What Is An Idiom?
So you’re here and you’re wondering: “What is an idiom?” Don’t worry, it’s simple! First, let’s go over the definition: An idiom is a group of words, and the meaning of these words is not immediately apparent when you look at them.
Okay, now let’s take a closer look at one so we can learn more about them.
Note: In the paragraphs and examples that follow, idioms will appear in the color blue.
EXAMPLE #1: “For breakfast, I’ll eat up to three eggs. I draw the line at more than that.”
The idiom in this example is draw the line. What does it mean? When someone draws the line, they set a limit and do not go beyond it. So in the example, the person set a limit of three eggs; they will not eat any more than that amount. This is the phrase’s figurative meaning.
Now, what happens if someone has never heard of this idiom before? If they were to read the example, what would they think after seeing it? They would not be able to deduce the phrase’s figurative meaning just by looking at it, so they’d probably think in more literal terms, like somebody drawing a line with a pencil. But if this phrase is taken literally, then the example sentence doesn’t make much sense, now does it?
So you see, if someone has never seen or heard of a particular idiom before, then it’s pretty much impossible for them to figure out its figurative meaning simply by looking at the words.
That’s why websites like this are helpful, because you can find the meaning for hundreds of idioms on here. So if there’s one in particular that you have in mind and you want to learn more about it, feel free to explore this site. Anyways, let’s move on to example #2.
Idiom Definition and Example #2
Alright, here’s another idiom definition and example for us to consider. Have you heard of this one before? You might want to grab a broom because it’s gonna get a little messy:
EXAMPLE #2: “Come on, Jerry, spill the beans already!”
The idiom in this example is spill the beans. It’s definition is “to reveal a secret.” Basically, Jerry is being asked to disclose information; to make it known.
However, let’s pretend for a second that you didn’t know any of that. Reading the example sentence again, what do you think of now? Taken literally, this idiom suddenly becomes an odd request. It sounds like someone is asking Jerry to make a mess by dumping beans all over the floor. But since we know the definition of this idiom, we understand what is actually being said here.
But do you see how if a person has never seen a certain expression before, how difficult it would be for them to figure out its figurative meaning just by looking at it? This is part of the reason why learning new languages can be difficult, because other languages have idioms too and learning them (especially when there’s a ton of them to be learned) can be tough.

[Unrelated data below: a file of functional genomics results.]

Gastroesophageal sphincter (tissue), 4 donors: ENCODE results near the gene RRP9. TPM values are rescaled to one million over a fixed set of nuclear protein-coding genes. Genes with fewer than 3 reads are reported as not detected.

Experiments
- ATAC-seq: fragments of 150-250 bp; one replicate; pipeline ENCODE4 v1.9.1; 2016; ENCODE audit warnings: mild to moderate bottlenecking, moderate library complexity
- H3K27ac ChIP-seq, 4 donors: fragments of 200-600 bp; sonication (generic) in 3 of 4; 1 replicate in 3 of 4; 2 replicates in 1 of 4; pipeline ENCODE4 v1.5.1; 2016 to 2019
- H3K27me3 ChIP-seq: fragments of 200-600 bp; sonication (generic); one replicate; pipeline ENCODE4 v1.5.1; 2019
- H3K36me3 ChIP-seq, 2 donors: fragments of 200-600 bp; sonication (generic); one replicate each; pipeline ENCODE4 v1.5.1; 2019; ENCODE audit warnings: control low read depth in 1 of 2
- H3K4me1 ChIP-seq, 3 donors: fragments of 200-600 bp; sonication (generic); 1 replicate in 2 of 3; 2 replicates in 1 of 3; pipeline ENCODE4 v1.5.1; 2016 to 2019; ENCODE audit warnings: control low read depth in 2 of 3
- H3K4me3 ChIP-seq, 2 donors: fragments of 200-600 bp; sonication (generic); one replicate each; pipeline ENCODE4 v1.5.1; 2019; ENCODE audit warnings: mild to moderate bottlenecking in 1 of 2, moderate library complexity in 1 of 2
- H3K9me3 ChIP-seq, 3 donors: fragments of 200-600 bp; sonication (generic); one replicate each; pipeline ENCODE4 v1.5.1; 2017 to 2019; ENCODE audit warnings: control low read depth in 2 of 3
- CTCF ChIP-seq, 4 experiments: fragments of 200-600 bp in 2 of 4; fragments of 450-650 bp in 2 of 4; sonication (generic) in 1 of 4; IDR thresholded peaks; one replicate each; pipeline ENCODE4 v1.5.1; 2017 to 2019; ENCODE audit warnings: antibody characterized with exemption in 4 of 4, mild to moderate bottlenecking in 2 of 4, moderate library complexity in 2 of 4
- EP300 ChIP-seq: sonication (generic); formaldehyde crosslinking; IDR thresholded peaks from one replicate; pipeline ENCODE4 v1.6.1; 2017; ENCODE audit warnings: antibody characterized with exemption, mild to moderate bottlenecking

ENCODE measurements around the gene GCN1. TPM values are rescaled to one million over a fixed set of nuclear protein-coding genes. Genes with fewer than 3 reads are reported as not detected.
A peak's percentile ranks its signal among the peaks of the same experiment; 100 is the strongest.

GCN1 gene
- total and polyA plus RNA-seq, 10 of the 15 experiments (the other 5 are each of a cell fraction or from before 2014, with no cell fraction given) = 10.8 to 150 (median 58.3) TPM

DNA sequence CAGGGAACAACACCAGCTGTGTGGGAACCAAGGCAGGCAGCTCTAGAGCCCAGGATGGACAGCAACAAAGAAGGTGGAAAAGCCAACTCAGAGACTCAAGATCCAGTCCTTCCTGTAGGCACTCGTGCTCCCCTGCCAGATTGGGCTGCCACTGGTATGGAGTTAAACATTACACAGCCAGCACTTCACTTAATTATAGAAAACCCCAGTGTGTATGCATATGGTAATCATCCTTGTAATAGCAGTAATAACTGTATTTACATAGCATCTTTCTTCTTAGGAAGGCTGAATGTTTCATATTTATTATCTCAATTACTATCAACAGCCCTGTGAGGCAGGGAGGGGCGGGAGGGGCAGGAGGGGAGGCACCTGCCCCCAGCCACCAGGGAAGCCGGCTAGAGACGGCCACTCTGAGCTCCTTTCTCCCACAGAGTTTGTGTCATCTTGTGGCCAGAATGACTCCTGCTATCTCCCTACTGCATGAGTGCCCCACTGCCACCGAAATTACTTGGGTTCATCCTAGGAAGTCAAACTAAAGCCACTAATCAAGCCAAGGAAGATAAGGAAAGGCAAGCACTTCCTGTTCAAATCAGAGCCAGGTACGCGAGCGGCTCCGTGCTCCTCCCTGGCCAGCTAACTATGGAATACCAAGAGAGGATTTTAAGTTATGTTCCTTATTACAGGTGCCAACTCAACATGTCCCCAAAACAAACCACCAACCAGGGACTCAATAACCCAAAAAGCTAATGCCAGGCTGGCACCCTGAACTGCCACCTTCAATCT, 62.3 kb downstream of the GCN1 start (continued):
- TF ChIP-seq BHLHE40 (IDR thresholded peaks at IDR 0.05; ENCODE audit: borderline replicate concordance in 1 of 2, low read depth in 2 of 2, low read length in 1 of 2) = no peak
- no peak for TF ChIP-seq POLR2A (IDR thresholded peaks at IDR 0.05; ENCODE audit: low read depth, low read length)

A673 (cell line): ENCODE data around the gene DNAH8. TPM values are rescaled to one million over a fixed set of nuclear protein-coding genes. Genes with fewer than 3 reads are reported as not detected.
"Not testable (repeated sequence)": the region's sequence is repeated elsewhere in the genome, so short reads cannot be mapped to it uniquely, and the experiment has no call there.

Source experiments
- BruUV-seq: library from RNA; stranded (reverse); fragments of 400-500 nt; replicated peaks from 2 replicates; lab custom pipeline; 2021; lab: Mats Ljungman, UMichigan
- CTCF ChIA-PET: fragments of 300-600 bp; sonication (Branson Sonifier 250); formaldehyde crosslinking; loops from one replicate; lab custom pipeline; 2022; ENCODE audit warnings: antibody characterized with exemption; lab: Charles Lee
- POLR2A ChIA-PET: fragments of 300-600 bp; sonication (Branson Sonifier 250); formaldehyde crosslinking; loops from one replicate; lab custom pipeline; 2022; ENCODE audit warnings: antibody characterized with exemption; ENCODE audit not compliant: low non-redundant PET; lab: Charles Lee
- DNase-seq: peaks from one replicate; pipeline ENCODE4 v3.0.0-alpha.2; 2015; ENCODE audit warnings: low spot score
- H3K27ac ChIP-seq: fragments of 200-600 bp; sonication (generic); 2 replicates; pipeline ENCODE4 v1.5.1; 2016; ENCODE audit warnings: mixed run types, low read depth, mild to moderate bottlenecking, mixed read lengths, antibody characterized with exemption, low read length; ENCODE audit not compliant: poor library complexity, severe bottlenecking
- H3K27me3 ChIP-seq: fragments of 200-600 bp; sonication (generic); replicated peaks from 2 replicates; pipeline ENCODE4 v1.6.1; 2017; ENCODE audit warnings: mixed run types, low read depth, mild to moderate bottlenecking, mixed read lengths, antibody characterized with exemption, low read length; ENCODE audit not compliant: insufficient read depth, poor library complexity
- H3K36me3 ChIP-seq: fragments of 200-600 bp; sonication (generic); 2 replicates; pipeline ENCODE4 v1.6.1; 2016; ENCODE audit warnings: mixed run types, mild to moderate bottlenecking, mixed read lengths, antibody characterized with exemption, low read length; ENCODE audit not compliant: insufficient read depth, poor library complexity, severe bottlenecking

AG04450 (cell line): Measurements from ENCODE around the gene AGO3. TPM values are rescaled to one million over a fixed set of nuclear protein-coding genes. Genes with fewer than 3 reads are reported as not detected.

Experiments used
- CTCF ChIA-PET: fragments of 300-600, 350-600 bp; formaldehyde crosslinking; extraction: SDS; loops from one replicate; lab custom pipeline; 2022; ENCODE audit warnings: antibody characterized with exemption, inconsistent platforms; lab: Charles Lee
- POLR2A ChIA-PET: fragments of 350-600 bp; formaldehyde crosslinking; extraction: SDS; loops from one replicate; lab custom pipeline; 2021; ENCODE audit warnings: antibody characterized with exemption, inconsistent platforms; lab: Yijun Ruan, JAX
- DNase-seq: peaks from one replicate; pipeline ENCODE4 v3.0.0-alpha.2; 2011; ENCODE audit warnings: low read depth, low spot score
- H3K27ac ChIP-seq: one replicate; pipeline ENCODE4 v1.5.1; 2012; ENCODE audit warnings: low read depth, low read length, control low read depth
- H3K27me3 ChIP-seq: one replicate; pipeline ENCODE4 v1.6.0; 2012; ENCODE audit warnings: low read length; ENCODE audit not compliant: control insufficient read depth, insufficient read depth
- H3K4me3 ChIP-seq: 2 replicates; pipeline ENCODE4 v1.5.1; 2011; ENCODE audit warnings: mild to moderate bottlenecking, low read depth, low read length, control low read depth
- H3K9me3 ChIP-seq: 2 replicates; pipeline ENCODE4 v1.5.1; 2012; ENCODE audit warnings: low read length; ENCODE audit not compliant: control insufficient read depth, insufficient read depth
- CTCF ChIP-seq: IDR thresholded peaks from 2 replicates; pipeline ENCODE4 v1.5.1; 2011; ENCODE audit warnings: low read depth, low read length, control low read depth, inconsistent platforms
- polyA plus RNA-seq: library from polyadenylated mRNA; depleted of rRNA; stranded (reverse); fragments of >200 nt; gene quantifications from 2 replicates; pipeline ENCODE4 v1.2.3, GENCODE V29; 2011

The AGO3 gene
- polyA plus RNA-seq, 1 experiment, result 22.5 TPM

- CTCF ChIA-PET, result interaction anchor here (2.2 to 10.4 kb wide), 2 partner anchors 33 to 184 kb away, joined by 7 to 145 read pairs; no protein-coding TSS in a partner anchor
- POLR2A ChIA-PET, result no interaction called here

Alright, so we have gone over the question of ‘What is an idiom?’ Now, let’s talk about how these things are used on a daily basis by people.
Did You Know?
Many of the idioms in use today are hundreds of years old, while others are more recent, being less than a century old. For instance, “out of the jaws of death” is one that’s been around for over 400 years.
Examples Of Idioms And How They’re Used
Idiomatic expressions are used in all kinds of situations. People use them at work or while they’re out shopping, at the gym or during school, and yes, even at home. So let’s look at a few examples of idioms and see how they are applied in different circumstances:
When we’re becoming tired:
- Recharge one’s batteries (EX: I need to recharge my batteries before our trip to the zoo.)
- Running out of steam (EX: Rob almost won the race, but he ran out of steam at the end.)
When we’re describing things that are excellent:
- Knock one’s socks off (EX: The clarity on this new phone’s screen will knock your socks off.)
- Out of this world (EX: We visited Sea World this weekend and it was out of this world.)
When we take a guess at something, even though we lack knowledge on the subject:
- Going out on a limb (EX: I’m gonna go out on a limb here and say that chicken noodle soup you made last night will last one week in the fridge.)
- Shot in the dark (EX: I don’t know anything about cars, so this is a shot in the dark, but I think you have to change the oil every two months.)
When someone is holding a grudge against another person:
- A chip on (one’s) shoulder (EX: He’s got a chip on his shoulder because of the argument we had yesterday.)
- A bone to pick (EX: He’s been treated unfairly, so he has a bone to pick with his boss.)
As you can see from these 8 examples of idioms, they are used for all kinds of situations in life.
Looking For More?
If you want to see even more idiom examples, then that page has you covered. Hopefully, though, the question “what is an idiom?” has been answered for you. If it hasn’t, well, maybe take a 5 minute break and go over the information on here one more time.
Alright, so I guess that’s it. I tried thinking of a clever expression to put here as a way of saying goodbye, but I couldn’t think of one. Maybe, uh… don’t let the door hit you on the way out! I mean that in a nice way.